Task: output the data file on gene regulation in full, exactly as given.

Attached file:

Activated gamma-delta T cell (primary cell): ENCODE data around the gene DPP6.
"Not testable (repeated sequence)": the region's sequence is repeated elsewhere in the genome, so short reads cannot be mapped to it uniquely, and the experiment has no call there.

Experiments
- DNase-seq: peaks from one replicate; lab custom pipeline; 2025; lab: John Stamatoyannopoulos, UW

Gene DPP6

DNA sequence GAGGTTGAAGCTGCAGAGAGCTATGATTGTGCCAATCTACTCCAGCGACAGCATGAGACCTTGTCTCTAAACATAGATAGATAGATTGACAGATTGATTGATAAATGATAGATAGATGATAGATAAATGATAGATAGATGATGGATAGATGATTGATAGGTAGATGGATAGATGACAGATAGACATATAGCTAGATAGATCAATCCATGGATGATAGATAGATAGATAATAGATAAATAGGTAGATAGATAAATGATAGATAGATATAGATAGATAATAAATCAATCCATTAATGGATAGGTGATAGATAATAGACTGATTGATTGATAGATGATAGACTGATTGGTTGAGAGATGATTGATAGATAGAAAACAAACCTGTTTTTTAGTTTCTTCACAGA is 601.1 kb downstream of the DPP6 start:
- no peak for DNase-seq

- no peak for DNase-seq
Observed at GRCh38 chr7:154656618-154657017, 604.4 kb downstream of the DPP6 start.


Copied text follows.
Activated gamma-delta T cell (primary cell): ENCODE data around the gene DPP6.
"Not testable (repeated sequence)": the region's sequence is repeated elsewhere in the genome, so short reads cannot be mapped to it uniquely, and the experiment has no call there.

Experiments
- DNase-seq: peaks from one replicate; lab custom pipeline; 2025; lab: John Stamatoyannopoulos, UW

Gene DPP6

DNA sequence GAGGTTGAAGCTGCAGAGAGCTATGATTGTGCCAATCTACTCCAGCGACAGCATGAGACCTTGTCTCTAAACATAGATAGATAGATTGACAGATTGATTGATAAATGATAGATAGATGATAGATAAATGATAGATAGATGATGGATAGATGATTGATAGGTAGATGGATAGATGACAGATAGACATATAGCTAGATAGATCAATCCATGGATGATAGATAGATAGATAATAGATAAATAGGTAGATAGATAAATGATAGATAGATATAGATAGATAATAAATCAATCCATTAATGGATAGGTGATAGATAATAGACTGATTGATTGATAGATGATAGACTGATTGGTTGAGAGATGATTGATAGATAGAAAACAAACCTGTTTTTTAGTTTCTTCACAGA is 601.1 kb downstream of the DPP6 start:
- no peak for DNase-seq

- no peak for DNase-seq
Observed at GRCh38 chr7:154656618-154657017, 604.4 kb downstream of the DPP6 start.